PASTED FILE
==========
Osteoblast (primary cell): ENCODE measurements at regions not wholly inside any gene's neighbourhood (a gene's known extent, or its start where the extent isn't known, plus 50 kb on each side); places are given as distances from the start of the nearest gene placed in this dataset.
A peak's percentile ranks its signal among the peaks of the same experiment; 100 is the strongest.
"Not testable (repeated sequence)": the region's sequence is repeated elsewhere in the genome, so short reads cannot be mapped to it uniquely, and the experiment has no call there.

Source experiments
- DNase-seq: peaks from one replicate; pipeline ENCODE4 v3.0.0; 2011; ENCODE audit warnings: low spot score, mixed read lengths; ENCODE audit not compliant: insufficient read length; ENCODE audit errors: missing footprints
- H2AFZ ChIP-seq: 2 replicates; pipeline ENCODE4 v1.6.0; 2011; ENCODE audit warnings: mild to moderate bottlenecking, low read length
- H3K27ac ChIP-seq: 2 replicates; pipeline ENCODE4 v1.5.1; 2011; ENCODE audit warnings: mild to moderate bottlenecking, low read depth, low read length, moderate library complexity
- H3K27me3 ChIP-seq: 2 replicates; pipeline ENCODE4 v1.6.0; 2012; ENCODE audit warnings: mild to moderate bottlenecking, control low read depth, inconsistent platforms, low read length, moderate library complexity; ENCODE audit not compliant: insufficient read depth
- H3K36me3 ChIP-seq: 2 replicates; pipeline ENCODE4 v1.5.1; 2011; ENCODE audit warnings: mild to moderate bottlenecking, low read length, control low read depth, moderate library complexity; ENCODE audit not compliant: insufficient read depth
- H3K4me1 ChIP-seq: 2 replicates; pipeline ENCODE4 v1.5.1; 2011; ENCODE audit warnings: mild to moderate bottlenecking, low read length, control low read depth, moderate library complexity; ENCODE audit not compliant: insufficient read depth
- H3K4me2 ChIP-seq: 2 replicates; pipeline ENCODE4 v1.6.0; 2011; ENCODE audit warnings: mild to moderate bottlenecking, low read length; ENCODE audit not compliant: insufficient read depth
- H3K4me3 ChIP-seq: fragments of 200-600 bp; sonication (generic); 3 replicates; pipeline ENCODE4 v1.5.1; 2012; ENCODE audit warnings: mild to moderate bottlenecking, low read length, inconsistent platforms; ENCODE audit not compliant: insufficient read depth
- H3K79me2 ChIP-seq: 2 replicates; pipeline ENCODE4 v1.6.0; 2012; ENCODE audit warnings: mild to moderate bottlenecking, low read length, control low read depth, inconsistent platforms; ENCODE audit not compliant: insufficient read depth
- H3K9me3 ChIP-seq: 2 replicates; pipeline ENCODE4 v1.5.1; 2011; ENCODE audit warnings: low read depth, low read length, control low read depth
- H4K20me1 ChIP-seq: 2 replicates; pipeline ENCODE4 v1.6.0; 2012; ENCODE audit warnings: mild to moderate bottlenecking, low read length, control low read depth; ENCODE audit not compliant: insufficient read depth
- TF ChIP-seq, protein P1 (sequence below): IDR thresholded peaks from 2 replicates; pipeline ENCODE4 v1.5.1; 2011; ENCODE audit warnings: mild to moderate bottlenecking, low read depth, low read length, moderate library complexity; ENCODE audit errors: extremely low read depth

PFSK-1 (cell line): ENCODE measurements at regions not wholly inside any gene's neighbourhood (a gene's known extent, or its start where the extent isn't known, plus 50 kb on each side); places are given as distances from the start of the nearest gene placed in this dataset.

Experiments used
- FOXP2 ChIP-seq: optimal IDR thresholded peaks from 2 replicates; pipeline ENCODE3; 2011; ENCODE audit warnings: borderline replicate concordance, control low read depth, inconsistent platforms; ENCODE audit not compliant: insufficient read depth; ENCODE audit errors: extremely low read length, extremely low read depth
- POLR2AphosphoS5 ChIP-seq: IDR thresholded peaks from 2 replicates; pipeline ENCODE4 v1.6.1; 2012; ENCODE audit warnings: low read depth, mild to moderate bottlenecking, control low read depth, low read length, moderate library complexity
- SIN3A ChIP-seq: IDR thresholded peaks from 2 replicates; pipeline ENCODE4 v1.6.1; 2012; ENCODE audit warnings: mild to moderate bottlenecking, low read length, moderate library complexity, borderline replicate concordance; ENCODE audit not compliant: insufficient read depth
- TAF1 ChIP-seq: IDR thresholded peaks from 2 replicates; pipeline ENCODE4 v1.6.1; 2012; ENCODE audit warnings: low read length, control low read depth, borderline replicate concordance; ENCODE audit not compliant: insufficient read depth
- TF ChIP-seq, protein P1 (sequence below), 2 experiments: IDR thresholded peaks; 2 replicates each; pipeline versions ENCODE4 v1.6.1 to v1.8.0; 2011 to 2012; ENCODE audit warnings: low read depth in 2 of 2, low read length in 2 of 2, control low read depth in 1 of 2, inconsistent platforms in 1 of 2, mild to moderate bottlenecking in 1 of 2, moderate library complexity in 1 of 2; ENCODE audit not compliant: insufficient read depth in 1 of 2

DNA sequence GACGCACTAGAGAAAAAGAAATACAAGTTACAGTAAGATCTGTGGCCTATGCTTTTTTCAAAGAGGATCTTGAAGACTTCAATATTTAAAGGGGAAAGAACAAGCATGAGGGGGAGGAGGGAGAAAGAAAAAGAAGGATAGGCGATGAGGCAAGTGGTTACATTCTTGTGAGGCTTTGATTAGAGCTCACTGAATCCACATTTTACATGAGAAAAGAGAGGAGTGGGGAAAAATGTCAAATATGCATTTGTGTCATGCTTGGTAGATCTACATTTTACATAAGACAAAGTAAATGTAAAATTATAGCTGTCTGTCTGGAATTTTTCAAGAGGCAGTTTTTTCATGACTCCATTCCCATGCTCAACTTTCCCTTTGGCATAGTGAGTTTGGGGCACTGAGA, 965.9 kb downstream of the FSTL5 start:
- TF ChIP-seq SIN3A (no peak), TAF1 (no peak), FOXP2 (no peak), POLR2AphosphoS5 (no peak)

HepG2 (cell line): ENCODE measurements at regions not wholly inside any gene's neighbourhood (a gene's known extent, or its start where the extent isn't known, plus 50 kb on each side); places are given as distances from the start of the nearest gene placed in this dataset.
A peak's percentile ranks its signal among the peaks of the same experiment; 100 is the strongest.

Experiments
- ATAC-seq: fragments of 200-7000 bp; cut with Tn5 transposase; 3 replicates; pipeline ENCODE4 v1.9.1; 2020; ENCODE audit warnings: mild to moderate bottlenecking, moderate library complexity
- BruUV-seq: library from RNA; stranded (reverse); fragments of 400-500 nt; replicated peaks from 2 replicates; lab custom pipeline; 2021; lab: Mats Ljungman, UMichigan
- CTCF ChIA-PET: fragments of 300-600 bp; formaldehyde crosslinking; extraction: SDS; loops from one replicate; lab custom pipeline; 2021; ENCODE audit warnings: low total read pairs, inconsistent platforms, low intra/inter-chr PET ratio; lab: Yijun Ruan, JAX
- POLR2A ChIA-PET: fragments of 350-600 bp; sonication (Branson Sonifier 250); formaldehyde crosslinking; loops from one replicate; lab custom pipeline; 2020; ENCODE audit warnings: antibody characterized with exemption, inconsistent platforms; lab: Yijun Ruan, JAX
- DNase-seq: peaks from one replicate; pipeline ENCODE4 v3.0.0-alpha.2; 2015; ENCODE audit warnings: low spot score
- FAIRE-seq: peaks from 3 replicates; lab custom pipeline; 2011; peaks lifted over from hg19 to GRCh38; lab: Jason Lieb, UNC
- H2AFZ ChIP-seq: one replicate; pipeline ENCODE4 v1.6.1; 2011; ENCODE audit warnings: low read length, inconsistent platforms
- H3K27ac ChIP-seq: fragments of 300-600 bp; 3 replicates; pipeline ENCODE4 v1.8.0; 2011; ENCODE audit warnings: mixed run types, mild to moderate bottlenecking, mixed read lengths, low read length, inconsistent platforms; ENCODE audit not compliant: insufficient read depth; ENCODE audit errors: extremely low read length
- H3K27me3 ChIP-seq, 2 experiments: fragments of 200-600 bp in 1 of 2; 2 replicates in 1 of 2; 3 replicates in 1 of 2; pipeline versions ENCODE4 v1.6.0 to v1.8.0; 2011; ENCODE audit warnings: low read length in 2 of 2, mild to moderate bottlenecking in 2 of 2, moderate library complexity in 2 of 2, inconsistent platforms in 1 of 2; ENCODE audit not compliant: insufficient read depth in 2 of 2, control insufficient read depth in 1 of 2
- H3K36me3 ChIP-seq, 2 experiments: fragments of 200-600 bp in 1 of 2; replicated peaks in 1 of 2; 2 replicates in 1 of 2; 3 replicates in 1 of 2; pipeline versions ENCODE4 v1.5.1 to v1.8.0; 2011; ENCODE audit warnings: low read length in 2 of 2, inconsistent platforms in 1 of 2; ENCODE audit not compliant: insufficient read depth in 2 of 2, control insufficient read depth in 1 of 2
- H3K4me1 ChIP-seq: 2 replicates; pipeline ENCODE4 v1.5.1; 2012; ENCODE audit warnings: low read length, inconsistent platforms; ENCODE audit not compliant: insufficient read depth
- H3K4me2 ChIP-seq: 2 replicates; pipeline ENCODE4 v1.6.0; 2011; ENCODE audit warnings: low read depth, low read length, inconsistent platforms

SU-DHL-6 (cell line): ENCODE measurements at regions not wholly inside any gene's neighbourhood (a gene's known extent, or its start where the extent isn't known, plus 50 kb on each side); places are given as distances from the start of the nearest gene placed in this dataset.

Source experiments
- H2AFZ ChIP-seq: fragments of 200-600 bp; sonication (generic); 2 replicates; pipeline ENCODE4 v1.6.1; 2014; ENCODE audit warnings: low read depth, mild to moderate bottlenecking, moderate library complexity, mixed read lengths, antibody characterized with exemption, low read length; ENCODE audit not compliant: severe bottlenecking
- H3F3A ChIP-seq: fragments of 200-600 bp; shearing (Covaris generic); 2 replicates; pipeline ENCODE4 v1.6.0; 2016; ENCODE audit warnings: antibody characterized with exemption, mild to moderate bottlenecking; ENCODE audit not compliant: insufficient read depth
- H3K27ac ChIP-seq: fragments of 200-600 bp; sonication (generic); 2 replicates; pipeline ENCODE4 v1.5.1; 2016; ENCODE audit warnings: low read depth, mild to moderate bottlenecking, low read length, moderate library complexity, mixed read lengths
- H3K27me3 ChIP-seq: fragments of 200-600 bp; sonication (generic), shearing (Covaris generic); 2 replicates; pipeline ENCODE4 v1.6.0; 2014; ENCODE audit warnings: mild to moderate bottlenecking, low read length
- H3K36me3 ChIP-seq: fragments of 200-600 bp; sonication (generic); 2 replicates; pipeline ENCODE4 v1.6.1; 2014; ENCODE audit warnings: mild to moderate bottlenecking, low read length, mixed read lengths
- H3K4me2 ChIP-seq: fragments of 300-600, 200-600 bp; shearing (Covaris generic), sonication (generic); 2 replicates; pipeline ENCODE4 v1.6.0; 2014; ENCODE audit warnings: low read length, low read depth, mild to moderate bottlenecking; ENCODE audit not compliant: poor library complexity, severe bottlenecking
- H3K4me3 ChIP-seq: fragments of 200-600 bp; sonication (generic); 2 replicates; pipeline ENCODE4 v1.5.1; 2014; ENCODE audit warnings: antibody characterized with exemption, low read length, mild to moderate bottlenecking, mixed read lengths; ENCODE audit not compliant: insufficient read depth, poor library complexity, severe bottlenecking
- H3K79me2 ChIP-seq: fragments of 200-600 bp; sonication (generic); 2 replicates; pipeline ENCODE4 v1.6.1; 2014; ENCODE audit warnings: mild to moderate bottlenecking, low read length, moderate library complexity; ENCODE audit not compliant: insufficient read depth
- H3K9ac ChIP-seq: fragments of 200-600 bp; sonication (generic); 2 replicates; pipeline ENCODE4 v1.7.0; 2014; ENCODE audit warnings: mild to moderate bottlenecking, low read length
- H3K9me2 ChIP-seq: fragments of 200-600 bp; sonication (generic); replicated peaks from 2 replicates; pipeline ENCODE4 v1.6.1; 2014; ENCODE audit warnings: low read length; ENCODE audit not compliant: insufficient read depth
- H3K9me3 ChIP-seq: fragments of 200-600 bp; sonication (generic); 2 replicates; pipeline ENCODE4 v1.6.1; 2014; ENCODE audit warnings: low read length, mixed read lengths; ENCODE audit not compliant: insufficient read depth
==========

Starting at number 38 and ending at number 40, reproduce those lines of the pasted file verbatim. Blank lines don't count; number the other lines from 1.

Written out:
- H3K36me3 ChIP-seq, 2 experiments: fragments of 200-600 bp in 1 of 2; replicated peaks in 1 of 2; 2 replicates in 1 of 2; 3 replicates in 1 of 2; pipeline versions ENCODE4 v1.5.1 to v1.8.0; 2011; ENCODE audit warnings: low read length in 2 of 2, inconsistent platforms in 1 of 2; ENCODE audit not compliant: insufficient read depth in 2 of 2, control insufficient read depth in 1 of 2
- H3K4me1 ChIP-seq: 2 replicates; pipeline ENCODE4 v1.5.1; 2012; ENCODE audit warnings: low read length, inconsistent platforms; ENCODE audit not compliant: insufficient read depth
- H3K4me2 ChIP-seq: 2 replicates; pipeline ENCODE4 v1.6.0; 2011; ENCODE audit warnings: low read depth, low read length, inconsistent platforms